No Breakthrough in Debt Ceiling Talks as Default Date Grows Nearer
Wyoming’s representatives in Congress pledged not to vote to increase the debt limit without substantial spending cuts
- Published In: Politics
- Last Updated: May 10, 2023
President Joe Biden described a Tuesday meeting with a bipartisan group of House and Senate leaders as "productive" towards brokering a deal on the debt ceiling, though no agreement has been reached. (AP Photo/Evan Vucci)
By Jacob Gardenswartz
Special to the Wyoming Truth
WASHINGTON — It may sound like something out of a science fiction film, but the “X-date” is real and fast approaching — bringing with it the prospect of global financial catastrophe.
If Congressional leaders and the White House do not reach an agreement to raise the debt ceiling soon, establishing a new cap on the amount of money the U.S. government can borrow, the nation will default in earnest for the first time in its 247-year history. Experts estimate that so-called X-date, when the government will reach the limit of its borrowing, could come as soon as June 1.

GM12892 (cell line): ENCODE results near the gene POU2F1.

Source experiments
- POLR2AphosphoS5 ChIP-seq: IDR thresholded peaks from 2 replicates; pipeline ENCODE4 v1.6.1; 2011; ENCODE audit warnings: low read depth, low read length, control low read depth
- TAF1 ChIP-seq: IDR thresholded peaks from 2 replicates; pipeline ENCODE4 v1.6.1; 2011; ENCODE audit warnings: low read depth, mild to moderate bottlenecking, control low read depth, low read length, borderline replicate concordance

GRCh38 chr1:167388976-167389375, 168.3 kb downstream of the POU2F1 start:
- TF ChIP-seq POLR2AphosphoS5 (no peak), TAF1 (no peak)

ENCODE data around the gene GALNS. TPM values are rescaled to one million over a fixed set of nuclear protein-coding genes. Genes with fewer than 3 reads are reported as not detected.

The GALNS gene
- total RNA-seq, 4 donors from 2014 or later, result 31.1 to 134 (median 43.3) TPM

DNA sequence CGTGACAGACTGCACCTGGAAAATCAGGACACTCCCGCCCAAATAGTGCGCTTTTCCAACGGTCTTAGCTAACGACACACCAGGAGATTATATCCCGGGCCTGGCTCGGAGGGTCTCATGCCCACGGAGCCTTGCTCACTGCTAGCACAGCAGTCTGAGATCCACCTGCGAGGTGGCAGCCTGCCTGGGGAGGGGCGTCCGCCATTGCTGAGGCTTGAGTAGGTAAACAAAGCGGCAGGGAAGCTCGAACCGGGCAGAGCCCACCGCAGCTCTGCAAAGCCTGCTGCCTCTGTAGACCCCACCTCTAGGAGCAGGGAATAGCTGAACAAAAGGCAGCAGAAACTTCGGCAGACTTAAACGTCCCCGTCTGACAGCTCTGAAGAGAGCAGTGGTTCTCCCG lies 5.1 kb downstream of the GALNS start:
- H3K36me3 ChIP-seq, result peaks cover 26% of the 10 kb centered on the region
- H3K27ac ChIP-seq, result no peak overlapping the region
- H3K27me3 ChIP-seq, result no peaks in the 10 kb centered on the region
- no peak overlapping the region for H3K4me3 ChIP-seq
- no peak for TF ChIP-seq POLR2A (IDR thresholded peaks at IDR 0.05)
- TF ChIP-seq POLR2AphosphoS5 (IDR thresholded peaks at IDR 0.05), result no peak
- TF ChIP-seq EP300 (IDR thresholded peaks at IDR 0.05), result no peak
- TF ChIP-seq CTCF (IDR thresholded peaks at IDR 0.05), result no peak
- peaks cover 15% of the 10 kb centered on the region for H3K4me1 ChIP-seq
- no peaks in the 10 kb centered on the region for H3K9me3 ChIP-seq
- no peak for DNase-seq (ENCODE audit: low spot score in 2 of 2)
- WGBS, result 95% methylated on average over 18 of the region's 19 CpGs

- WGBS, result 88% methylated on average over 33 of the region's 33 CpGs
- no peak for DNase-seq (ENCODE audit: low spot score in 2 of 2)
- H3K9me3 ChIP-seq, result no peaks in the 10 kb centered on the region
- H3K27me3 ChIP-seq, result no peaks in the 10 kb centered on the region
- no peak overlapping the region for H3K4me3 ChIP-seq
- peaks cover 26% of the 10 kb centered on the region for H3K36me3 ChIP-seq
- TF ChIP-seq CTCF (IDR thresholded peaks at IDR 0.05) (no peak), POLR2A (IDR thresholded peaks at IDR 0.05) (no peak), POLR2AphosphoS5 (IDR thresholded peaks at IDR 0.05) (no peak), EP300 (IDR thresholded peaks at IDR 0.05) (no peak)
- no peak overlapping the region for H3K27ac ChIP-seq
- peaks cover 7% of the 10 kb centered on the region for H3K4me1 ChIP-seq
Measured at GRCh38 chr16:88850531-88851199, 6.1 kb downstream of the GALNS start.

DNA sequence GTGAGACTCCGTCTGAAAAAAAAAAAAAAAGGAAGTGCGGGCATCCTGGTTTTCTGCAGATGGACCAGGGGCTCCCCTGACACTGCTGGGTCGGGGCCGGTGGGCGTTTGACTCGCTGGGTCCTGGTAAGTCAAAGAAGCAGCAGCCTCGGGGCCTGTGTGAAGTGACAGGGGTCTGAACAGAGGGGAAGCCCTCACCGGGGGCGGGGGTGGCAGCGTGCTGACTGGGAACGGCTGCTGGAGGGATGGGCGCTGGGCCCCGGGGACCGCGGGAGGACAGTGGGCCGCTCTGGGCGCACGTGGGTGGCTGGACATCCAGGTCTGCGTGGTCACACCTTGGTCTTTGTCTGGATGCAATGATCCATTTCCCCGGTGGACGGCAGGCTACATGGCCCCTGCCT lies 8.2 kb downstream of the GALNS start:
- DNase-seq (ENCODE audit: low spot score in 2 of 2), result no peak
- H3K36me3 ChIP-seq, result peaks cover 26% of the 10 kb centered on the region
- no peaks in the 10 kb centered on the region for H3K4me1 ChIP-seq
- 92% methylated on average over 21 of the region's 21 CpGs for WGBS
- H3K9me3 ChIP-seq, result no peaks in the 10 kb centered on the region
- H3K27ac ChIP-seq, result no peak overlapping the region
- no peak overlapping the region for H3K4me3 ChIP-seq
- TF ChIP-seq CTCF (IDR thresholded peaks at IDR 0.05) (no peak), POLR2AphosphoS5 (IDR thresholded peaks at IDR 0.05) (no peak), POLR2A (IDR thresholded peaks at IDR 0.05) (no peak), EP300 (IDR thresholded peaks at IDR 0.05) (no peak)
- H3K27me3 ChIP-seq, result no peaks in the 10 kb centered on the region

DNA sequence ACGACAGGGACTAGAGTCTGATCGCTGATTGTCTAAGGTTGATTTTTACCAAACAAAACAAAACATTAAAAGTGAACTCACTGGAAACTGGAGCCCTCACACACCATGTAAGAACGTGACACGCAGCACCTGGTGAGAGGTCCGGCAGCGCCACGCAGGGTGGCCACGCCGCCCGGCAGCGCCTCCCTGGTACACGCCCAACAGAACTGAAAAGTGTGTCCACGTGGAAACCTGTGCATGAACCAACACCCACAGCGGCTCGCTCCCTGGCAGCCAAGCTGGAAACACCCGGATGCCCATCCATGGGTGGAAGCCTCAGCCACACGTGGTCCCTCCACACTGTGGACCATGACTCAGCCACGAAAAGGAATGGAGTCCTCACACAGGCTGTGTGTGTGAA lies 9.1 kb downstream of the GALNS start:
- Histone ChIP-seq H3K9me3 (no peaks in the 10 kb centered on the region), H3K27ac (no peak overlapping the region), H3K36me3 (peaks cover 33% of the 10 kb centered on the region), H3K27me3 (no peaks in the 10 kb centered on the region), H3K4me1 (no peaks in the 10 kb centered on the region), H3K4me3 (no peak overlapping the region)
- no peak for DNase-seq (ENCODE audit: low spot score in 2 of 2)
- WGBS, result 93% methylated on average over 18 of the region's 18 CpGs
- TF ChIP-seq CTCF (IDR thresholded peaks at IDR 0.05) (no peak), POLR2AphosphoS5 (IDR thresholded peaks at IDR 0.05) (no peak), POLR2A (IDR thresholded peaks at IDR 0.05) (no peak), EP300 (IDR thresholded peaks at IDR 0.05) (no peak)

At the White House on Tuesday, President Joe Biden hosted the “four corners” of Congress — Senate Majority Leader Chuck Schumer (D-N.Y.), Senate Minority Leader Mitch McConnell (R-Ky.), House Minority Leader Hakeem Jeffries (D-N.Y.) and Speaker of the House Kevin McCarthy (R-Calif.) — in the hopes of hashing out a deal. After roughly an hour of talks, they emerged with few concrete advancements.
“I didn’t see any new movement,” McCarthy told reporters after the meeting. “The progress that’s been made is that we were actually able to meet.”
Biden, conversely, said he viewed the meeting as “productive,” noting in remarks from the Roosevelt Room later that evening that “everyone in the meeting understood the risk of default.”
Still, he conceded no breakthrough agreement was reached. “We agreed to continue our discussions and we’re meeting again on Friday,” Biden told reporters.
Tuesday’s meeting marked the first in-person engagement between Biden and McCarthy since the House last month narrowly passed a measure to raise the debt ceiling while also imposing steep spending cuts. The White House — and Democrats more broadly — have argued any attempt to tie spending cuts to the debt limit amounts to taking the nation’s credit “hostage,” advocating instead for a “clean” debt limit increase with no limits and a separate discussion on spending.
But Republican leaders, Wyomingites among them, have rejected that approach. They’ve pledged not to support any debt limit increase without significant cuts attached to it.
As such, what’s transpired is something of a game of chicken from some of the most powerful men in the world. The nation’s financial order hangs in the balance as they work to reach a deal.
Wyoming representatives dug in on spending cuts